Unfit to Stand Trial': The Test

AuthorRichard D. Schneider; Hy Bloom
cHapter 2
“Unfit to Stand Trial”: The Test
As discussed in Chapter 1, the common law regarding the test of
whether someone was unt to stand trial was codied in Canada with
Bill C-30 in 1992. That test is now contained in section 2 of the Criminal
Code. We will come back to this section many times throughout the text.
As well, we will return to discuss the extent to which the common law
was captured with this codication.
As noted in Chapter 1, “unt to stand trial” is dened in section 2 of
the Criminal Code as
unable on account of mental disorder to conduct a defence at any stage of the
proceedings before a verdict is rendered or to instruct counsel to do so, and, in
particular, unable on account of mental disorder to
(a) understand the nature and object of the proceedings,
(b) understand the possible consequences of the proceedings, or
(c) communicate with counsel1
Traditionally, the criteria set out in section 2 have been explored
through a set of questions put to the accused, such as, but not limited
to, the following:2
1 RSC 1985, c. C-46, s 2 [emphasis added].
2 Some clinicians/practitioners refer to these as the “Taylor Questions,” a reference
to R v Taylor, [1992] OJ No 2394 (CA) [Taylor]. These questions, in fact, really have
nothing to do with the decision in Taylor. They came from an early Law Reform
14 Fitness to stand trial
What are the roles of the various people in the courtroom?
What are the charges the accused is facing?
What are the available pleas?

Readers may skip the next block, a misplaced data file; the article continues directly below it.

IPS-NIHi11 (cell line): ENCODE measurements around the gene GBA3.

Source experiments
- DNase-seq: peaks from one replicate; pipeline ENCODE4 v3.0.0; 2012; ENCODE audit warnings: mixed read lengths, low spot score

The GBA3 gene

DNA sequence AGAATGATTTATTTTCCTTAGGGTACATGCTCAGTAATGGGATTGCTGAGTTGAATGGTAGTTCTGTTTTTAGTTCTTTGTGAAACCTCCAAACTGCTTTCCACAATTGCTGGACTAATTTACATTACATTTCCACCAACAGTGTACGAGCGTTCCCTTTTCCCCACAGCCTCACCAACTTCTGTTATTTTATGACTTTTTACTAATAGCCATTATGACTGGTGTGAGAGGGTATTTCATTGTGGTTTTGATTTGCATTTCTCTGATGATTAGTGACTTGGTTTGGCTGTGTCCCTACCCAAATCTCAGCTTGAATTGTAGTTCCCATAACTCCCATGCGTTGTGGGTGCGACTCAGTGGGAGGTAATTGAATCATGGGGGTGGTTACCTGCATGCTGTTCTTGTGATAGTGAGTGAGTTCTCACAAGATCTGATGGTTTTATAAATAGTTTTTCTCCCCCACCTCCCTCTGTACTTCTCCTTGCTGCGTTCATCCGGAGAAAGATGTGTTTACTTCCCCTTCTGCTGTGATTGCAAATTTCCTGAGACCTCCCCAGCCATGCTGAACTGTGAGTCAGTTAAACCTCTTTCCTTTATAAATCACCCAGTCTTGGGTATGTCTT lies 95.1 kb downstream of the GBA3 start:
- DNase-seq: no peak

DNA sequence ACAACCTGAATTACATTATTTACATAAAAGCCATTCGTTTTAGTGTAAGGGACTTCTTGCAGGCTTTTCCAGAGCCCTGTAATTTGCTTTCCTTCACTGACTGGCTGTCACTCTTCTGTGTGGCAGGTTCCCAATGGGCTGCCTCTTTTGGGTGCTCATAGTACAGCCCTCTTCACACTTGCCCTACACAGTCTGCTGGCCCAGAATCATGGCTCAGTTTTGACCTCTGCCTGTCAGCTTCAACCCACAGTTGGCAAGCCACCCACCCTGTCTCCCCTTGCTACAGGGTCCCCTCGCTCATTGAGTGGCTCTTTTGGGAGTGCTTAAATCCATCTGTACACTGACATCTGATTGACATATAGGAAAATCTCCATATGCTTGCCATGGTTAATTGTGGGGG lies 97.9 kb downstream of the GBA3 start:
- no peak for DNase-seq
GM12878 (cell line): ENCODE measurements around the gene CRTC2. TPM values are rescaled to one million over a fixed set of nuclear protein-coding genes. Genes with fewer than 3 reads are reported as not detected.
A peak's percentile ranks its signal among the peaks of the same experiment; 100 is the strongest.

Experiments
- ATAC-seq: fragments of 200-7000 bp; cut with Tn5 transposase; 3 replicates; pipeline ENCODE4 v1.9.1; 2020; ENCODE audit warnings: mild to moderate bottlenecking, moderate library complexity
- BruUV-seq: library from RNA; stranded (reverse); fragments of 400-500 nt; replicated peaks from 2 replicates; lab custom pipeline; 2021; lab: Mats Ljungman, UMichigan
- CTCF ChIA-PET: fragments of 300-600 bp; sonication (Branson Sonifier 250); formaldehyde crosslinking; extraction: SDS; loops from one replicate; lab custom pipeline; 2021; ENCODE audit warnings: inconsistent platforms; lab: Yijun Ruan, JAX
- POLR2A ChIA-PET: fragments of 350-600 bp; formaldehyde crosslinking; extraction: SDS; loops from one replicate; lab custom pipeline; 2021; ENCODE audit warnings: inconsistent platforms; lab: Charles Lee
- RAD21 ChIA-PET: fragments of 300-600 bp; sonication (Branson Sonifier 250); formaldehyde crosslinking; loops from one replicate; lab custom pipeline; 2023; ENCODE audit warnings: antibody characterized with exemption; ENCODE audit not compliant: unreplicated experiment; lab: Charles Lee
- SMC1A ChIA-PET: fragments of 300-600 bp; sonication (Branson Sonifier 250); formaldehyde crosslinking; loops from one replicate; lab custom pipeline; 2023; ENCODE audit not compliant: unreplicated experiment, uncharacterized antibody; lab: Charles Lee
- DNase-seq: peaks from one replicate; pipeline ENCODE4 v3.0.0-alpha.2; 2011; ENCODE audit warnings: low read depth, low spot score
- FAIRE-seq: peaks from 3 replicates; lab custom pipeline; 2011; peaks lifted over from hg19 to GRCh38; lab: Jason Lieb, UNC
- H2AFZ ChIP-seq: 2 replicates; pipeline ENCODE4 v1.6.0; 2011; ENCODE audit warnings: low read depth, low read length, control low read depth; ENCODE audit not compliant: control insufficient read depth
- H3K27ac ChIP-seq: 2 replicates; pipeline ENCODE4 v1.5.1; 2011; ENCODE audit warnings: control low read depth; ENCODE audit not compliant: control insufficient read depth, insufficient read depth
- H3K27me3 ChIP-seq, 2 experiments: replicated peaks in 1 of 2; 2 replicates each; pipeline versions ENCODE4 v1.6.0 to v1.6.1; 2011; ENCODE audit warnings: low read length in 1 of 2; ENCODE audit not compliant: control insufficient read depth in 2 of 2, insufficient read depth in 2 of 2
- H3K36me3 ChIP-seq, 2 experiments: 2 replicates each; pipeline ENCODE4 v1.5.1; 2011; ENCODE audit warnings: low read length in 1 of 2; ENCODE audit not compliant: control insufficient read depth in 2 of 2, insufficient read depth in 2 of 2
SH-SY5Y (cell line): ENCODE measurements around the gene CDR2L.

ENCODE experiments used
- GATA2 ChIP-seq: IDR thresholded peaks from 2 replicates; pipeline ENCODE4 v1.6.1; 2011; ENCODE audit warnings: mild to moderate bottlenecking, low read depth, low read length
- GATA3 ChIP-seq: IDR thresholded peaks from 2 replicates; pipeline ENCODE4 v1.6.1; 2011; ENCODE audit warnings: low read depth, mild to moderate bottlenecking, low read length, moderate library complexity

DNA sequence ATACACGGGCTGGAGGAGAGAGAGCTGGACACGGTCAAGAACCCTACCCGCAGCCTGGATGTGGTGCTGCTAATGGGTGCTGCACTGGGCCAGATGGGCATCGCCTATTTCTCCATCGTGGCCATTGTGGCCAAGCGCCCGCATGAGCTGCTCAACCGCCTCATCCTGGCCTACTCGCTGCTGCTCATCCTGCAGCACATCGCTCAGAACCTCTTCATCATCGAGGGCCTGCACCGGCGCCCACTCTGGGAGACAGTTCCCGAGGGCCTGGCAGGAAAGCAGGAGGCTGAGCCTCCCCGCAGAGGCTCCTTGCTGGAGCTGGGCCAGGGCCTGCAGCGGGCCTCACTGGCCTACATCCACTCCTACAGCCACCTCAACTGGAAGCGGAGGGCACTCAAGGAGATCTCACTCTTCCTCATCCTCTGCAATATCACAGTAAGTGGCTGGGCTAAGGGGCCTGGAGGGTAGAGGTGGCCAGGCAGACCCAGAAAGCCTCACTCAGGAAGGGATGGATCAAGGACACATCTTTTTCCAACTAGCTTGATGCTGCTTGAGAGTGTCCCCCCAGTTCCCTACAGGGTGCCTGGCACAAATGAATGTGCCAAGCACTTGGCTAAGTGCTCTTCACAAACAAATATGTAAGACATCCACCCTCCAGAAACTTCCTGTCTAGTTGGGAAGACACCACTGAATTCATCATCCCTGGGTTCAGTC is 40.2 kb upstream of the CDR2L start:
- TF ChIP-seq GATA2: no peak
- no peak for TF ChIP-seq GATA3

What are the consequences of a conviction?
What is the meaning of an oath?
What is perjury?
What are the consequences of perjury?
In the following sections, we deconstruct the statutory denition and
consider its elements.
1) Ability
The test is not whether the accused knows their legal situation, and so
on, but whether they are able to understand the concepts and com-
municate with counsel. The accused’s capacity is the central concern.
Simple ignorance does not render an accused unt. An accused is unt
to stand trial only if they are unable on account of mental disorder to
conduct a defence. A declaration of inability should be made only aer
didactics have unequivocally failed.
2) Mental Disorder
“Mental disorder” is dened in section 2 of the Criminal Code as “a
disease of the mind,” a phrase preserved and retained from previous
caselaw. A disease of the mind is broadly dened in Canada; it includes
“any illness, disorder or abnormal condition which impairs the human
mind and its functioning.”3 The denition from the perspective of
criminal law is broad and includes, for example, mental retardation.4
Indeed, according to caselaw, an accused who is deaf and unable to
speak could not be said to suer from a mental disorder.5
Commission report as questions that might guide a determination of whether the
accused had sucient wherewithal to conduct a defence. See Law Reform Com-
mission of Canada, General Principles of the Criminal Law Project, “Fitness to
Stand Trial,” Study Paper (May 1973) [Criminal Law General Principles].
3 R v Cooper, [1980] 1 SCR 1149 at 1159.
4 For example, R v Rouse, [1996] OJ No 4688 (Gen Div).
5 R v Isaac, [2009] OJ No 5804 (Ct J).

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